The life of a taxi driver is hard. When cabbies start a shift, they owe about $100 to their company as payment just for the opportunity drive a taxi. They might not break even until halfway through their shift, or maybe not at all that day. In most American cities, they have to work very long hours to make a living.
During a shift, taxi drivers play a strange form of roulette when they pick up anonymous customers. The customer could be a pleasant family that tips them well, a drunk college kid that vomits in their car, or a violent criminal that robs and assaults them. After the customer leaves the car, there is no record of their behavior in the taxi.
Why is it that taxi drivers have to pay their companies for the privilege of doing a difficult and dangerous job? After all, when you show up to your office, you don’t pay a fee to your boss every morning.
The reason taxi drivers have to pay for the right to work is that they need access to a taxi medallion to do their job. A medallion is a permit issued by the government that is required to drive a cab in most cities in America. If you don’t use the medallion yourself, you can rent it out to other drivers on your own or, more commonly, through a taxi company. Taxi companies that rent out access to the medallions have immense economic power over the drivers. If you’re not willing to basically become an indentured servant to get medallion access, well, you’re out of luck.
Taxi medallions are scarce, which is what makes them powerful. It also makes them expensive; medallions sell for hundreds of thousands of dollars on secondary markets depending on the city. In most American cities, there is a hard cap on the number of permits issued. That number doesn’t change for years or even decades. This scarcity of medallions is also the reason it’s so hard to find a taxi in many American cities (cough cough, San Francisco).
But what if you didn’t need a taxi medallion in order to drive people around in exchange for money? A number of startups are doing just that, pioneering a movement called “ride-sharing” where drivers are typically just regular members of the community driving their own cars around in exchange for money.
If anyone with access to a car and cell phone app could become a driver, what would happen to today’s taxi drivers, the owners of medallions, and the industry that exists to extract value from the scarcity of the medallion?
Taxi Medallions 101
The current structure of the American taxi industry began in New York City when “taxi medallions” were introduced in the 1930s. Taxis were extremely popular in the city, and the government realized they needed to make sure drivers weren’t psychopaths luring victims into their cars. So, New York City required cabbies to apply for a taxi medallion license. Given the technology available in the 1930s, It was a reasonable solution to the taxi safety problem, and other cities soon followed suit. (Many of them have different names for the licenses, but we’ll refer to them all as medallions.)
But the taxi medallion requirement had an unintended consequence - it made taxis scarce. The “right” to drive a taxi become very valuable as demand outstripped supply. When this medallion system was introduced in New York City in 1937, there were 11,787 issued. That number remained constant until 2004. Today there are 13,150.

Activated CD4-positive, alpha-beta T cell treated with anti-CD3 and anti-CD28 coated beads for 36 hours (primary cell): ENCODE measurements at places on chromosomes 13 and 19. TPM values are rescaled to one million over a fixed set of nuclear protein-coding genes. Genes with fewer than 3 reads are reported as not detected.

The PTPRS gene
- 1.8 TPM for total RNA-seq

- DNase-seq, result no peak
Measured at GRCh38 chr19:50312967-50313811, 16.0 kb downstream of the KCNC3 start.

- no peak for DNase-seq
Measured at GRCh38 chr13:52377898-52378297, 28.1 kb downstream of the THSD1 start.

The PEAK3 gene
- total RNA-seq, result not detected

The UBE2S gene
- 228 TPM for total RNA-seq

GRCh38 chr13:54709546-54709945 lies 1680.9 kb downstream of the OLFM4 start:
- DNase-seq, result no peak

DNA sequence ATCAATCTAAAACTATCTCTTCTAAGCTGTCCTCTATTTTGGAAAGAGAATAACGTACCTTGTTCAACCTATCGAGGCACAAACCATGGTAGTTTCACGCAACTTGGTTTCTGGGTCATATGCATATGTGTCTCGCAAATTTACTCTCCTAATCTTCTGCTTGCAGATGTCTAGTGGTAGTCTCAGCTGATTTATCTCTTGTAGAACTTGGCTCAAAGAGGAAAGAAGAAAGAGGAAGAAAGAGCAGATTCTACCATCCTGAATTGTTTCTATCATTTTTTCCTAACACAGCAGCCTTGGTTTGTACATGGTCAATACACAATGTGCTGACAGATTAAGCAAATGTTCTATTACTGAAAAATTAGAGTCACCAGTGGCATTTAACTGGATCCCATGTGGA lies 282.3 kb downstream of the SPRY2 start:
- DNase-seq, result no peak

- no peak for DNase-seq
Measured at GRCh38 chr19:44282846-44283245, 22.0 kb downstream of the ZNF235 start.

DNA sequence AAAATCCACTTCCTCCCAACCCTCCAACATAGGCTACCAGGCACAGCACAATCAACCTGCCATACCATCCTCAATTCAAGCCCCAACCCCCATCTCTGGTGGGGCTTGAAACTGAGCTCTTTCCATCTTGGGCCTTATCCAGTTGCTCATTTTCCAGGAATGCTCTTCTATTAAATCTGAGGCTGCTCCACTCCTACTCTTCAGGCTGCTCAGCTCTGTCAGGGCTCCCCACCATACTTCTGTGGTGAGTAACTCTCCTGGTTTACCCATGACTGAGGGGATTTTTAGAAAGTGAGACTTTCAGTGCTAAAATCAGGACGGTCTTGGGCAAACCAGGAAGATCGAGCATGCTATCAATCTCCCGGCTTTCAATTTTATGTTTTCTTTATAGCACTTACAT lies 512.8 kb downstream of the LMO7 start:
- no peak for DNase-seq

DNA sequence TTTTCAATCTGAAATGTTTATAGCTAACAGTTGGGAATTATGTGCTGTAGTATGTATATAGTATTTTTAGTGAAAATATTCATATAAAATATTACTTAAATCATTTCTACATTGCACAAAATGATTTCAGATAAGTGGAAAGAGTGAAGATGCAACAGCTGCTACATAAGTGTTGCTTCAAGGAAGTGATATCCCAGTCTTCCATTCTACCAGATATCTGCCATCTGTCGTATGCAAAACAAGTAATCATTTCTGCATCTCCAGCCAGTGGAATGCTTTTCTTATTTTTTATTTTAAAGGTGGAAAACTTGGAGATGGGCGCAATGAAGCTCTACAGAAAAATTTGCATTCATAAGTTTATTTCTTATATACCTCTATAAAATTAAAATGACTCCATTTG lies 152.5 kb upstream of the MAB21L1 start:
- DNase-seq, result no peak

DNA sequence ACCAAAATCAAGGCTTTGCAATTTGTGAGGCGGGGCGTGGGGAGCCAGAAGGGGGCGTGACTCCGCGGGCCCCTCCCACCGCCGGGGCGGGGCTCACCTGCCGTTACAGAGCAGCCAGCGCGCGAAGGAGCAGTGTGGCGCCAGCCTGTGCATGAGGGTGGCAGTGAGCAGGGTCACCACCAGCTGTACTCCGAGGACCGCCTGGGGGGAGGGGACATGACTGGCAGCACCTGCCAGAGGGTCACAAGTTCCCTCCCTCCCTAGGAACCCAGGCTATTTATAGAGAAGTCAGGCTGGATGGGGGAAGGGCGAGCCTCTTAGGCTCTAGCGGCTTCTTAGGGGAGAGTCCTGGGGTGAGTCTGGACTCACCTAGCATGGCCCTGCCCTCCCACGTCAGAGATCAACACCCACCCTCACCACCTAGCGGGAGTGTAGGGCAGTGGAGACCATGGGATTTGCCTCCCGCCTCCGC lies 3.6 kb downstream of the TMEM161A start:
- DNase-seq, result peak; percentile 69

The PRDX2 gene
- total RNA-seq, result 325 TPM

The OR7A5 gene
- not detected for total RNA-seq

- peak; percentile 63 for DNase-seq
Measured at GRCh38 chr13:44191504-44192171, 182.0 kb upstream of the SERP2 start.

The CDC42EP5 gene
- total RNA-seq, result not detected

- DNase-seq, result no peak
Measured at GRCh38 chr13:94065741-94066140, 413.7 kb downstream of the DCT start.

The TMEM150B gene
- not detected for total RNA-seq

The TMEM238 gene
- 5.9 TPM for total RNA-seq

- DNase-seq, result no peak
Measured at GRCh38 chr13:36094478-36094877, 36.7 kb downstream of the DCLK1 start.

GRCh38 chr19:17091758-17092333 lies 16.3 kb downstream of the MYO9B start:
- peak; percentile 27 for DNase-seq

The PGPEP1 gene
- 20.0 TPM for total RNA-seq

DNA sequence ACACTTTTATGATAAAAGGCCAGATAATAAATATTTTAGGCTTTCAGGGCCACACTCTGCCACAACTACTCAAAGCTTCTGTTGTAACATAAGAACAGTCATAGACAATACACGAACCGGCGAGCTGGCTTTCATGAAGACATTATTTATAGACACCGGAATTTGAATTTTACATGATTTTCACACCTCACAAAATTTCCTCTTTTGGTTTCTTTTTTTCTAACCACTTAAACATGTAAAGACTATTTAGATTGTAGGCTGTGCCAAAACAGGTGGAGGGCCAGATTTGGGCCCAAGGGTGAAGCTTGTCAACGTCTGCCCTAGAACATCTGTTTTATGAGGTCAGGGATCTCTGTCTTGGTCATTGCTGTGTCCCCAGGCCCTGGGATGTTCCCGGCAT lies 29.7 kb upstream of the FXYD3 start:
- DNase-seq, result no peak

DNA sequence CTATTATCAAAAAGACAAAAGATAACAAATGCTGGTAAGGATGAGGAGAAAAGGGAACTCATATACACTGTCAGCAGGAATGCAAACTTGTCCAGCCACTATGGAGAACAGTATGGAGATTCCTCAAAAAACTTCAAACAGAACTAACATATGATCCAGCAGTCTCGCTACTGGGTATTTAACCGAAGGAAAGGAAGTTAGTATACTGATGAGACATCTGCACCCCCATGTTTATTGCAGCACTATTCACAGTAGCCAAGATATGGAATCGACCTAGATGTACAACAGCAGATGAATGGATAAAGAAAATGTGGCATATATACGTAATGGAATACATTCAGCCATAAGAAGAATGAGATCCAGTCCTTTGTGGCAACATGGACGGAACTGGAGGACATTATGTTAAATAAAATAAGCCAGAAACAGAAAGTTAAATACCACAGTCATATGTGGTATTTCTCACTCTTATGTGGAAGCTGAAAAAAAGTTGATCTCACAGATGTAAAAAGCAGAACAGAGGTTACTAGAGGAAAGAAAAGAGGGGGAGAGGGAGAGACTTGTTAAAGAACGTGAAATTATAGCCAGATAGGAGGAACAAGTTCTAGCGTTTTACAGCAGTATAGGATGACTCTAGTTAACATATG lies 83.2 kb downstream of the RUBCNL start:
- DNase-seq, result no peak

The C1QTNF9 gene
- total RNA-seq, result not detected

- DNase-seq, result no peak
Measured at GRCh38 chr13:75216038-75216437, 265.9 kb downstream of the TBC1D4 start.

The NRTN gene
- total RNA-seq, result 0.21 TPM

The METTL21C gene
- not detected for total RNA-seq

As demand for taxis has increased with supply relatively fixed, the cost of the medallion in New York City has skyrocketed to over a million dollars a year. Even after adjusting for inflation, taxi medallions prices are absurd:
In Boston, the price of a medallion is $625,000. In San Francisco, you need to drive a taxi at least 10 hours a week if you want to hold a medallion and lease it out. Veteran taxi drivers are able to sell their medallions for $300K and the city of San Francisco takes a $100K commission on the sale.
In the taxi market, there are three players: The medallion holders that have the ordained right from the government to operate a taxi, the taxi driver that pays the medallion holder to drive the taxi, and, sitting in between these two parties, the taxi dispatch company. A pure middleman, the dispatch company facilitates the transmission of funds between medallion holders and provides some infrastructure like scheduling, fleet maintenance, and occasional customer leads for the taxis.
There is some overlap between these three entities. Sometimes drivers own medallions, or taxi companies hold medallions. Still, it’s useful to isolate these three main economic interests in the taxi industry. How each of them reacts to industry disruption is very different.
The Taxing Days of Taxi Drivers
In America, we often complain about taxis. They’re never around when it’s raining, they don’t show up when you need to get to the airport, the interiors are filthy, and the drivers talk on the phone and drive aggressively. But as bad as consumers have it, the taxi drivers have it worse.
The root cause of taxi drivers’ problems is that they need access to a medallion in order to drive and make a living. Because of this, taxi companies that distribute medallion access can charge usurious fees and freely abuse the drivers. If the drivers don’t like it, well, then they can’t be taxi drivers then.